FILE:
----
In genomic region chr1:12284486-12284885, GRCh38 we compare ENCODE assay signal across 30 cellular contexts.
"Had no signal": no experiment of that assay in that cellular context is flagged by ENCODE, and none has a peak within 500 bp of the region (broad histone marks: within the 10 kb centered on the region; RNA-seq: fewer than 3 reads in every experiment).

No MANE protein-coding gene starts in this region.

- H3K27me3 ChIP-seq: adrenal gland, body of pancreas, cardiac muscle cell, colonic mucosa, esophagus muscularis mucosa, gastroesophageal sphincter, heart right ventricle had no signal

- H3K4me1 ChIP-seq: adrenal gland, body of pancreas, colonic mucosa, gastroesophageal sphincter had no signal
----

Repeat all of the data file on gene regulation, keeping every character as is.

In genomic region chr1:12284486-12284885, GRCh38 we compare ENCODE assay signal across 30 cellular contexts.
"Had no signal": no experiment of that assay in that cellular context is flagged by ENCODE, and none has a peak within 500 bp of the region (broad histone marks: within the 10 kb centered on the region; RNA-seq: fewer than 3 reads in every experiment).

No MANE protein-coding gene starts in this region.

- H3K27me3 ChIP-seq: adrenal gland, body of pancreas, cardiac muscle cell, colonic mucosa, esophagus muscularis mucosa, gastroesophageal sphincter, heart right ventricle had no signal

- H3K4me1 ChIP-seq: adrenal gland, body of pancreas, colonic mucosa, gastroesophageal sphincter had no signal